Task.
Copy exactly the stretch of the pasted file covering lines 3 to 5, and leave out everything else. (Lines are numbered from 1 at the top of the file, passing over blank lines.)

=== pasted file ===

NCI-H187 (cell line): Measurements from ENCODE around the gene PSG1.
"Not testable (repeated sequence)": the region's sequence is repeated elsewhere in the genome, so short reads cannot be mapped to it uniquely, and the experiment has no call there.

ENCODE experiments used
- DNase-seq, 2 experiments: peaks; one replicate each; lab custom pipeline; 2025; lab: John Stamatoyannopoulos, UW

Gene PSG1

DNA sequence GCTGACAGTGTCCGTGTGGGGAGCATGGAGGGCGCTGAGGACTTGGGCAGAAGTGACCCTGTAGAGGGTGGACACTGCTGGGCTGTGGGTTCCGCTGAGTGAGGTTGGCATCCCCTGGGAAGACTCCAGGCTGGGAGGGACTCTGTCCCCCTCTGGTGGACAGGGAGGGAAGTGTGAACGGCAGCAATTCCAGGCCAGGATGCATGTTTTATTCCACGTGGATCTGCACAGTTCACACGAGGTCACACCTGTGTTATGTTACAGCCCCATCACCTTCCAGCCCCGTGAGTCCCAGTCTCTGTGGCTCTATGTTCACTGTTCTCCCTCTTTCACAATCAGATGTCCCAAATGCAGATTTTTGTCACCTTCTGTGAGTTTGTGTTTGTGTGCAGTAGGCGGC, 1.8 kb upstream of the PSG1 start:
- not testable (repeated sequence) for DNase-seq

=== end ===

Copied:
ENCODE experiments used
- DNase-seq, 2 experiments: peaks; one replicate each; lab custom pipeline; 2025; lab: John Stamatoyannopoulos, UW

Gene PSG1